1111

Oberon-2[edit]

 
MODULE BinaryDigits;
IMPORT Out;
 
PROCEDURE OutBin(x: INTEGER);
BEGIN
IF x > 1 THEN OutBin(x DIV 2) END;
Out.Int(x MOD 2, 1);
END OutBin;
 
 
BEGIN
OutBin(0); Out.Ln;
OutBin(1); Out.Ln;
OutBin(2); Out.Ln;
OutBin(3); Out.Ln;
OutBin(42); Out.Ln;
END BinaryDigits.
 
Output:
0
1
10
11
101010

Objeck[edit]

 
bundle Default {
class Binary {
function : Main(args : String[]) ~ Nil {
5->ToBinaryString()->PrintLine();
50->ToBinaryString()->PrintLine();
9000->ToBinaryString()->PrintLine();
}
}
}
 

OCaml[edit]

let bin_of_int d =
if d < 0 then invalid_arg "bin_of_int" else
if d = 0 then "0" else
let rec aux acc d =
if d = 0 then acc else
aux (string_of_int (d land 1) :: acc) (d lsr 1)
in
String.concat "" (aux [] d)
 
let () =
let d = read_int () in
Printf.printf "%8s\n" (bin_of_int d)

Oforth[edit]

Output:
>5 asStringOfBase(2) println
101
ok
>50 asStringOfBase(2) println
110010
ok
>9000 asStringOfBase(2) println
10001100101000
ok
>423785674235000123456789 asStringOfBase(2) println
1011001101111010111011110101001101111000000000000110001100000100111110100010101
ok

OxygenBasic[edit]

The Assembly code uses block structures to minimise the use of labels.

 
 
function BinaryBits(sys n) as string
string buf=nuls 32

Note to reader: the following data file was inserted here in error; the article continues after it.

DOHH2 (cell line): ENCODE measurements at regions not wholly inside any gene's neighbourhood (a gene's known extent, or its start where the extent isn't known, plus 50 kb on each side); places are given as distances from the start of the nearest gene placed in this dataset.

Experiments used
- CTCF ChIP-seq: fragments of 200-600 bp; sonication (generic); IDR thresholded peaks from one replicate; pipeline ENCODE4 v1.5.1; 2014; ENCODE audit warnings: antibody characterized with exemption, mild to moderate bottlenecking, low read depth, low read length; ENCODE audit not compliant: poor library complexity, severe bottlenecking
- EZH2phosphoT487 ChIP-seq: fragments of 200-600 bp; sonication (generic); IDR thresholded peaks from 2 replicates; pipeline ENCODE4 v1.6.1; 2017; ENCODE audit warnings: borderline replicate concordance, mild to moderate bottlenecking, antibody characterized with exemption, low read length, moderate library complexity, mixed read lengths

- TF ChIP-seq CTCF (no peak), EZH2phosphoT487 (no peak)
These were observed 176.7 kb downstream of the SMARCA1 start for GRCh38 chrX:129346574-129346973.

sys p=strptr buf
sys le
mov eax,n
mov edi,p
mov ecx,32
'
'STRIP LEADING ZEROS
(
dec ecx
jl fwd done
shl eax,1
jnc repeat
)
'PLACE DIGITS
'
mov byte [edi],49 '1'
inc edi
(
cmp ecx,0
jle exit
mov dl,48 '0'
shl eax,1
(
jnc exit
mov dl,49 '1'
)
mov [edi],dl
inc edi
dec ecx
repeat
)
done:
'
sub edi,p
mov le,edi
if le then return left buf,le
return "0"
end function
 
print BinaryBits 0xaa 'result 10101010
 

PARI/GP[edit]

bin(n:int)=concat(apply(s->Str(s),binary(n)))

Panda[edit]

0..15.radix:2 nl

output:

0 
1 
10 
11 
100 
101 
110 
111 
1000 
1001 
1010 
1011 
1100 
1101 
1110 
1111

Pascal[edit]

Works with: Free Pascal

FPC compiler Version 2.6 upwards.The obvious version.

program IntToBinTest;
{$MODE objFPC}
uses
strutils;//IntToBin
function WholeIntToBin(n: NativeUInt):string;
var
digits: NativeInt;
begin
// BSR?Word -> index of highest set bit but 0 -> 255 ==-1 )